A screenshot taken by James Bridle of the Hyper-Stacks website.
On one hand, you are trying to show the back-end of the institution, which is often what you do with your other works, showing the mechanisms behind the surface. On the other hand, with this project the output you have created is reversing the system. How much of it is showing the system behind the institution and how much of it is showing what you are trying to say about the system?
The Hyper-Stack system is both a kind of ‘outside-in’ position on the museum and also something that's kind of produced by the way it creates things as well. What I like about it is that it does always cut both ways. The objects in the institution are incredibly fascinating and valuable and do always come with stories attached to them. The converse is that you can tell those stories in many, many different ways, and really the agency is within the storytelling rather than within the objects themselves. You can also use either side to kind of explain the other one. So you can use the structures of the museum to explain something apparently vaster and more complex like the intelligence networks, but you can also use how people are starting to understand intelligent networks and computer systems to explain the politics of the museum, which is an important step in understanding the politics of any kind of state institution.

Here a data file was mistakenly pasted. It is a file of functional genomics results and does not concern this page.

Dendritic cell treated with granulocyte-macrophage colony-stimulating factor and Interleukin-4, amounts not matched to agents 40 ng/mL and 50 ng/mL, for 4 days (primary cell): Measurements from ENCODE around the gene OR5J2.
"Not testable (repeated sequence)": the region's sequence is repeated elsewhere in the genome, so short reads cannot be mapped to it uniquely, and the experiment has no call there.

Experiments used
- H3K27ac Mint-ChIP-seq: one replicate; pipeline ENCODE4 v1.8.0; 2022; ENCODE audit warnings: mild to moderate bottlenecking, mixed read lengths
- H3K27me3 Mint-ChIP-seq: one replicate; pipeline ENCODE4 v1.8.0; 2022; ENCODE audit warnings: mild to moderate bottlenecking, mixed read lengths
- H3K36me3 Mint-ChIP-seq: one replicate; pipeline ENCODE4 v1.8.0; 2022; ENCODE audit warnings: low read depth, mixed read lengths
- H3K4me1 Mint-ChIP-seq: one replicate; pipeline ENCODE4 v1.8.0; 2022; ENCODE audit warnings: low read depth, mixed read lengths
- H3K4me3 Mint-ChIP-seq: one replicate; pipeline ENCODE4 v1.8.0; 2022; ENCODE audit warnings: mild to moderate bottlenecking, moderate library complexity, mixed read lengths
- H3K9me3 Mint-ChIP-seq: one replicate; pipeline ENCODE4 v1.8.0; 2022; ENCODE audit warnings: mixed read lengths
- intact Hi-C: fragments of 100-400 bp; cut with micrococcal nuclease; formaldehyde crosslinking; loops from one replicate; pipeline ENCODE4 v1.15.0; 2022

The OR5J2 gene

Why did you choose to call the system that is driving the narrative behind the objects Hyper-Stacks?
The term Hyper-Stacks really originally comes from the term hyper-object, which is used in a number of ways. Timothy Morton, who was one of the people who coined it, used it to describe concepts that are essentially too large for individuals to deal with on their own. So it was used as a term to talk about climate change, for example. Something that's so vast and so complex, it's incredibly difficult for single humans as individuals not just to deal with it, but in fact to really grasp its implications as a whole. I think it's a useful phrase, because it implies the vastness and complexity that we can understand exists, but actually struggle individually to comprehend. We're building systems that attempt to model that in some way. But most of our systems are incomplete, because they attempt to capture such systems, and explain them fully, rather than simply giving us the terms and critical possibilities of engaging with it, that allow us to deal with such subjects without getting completely overwhelmed by them.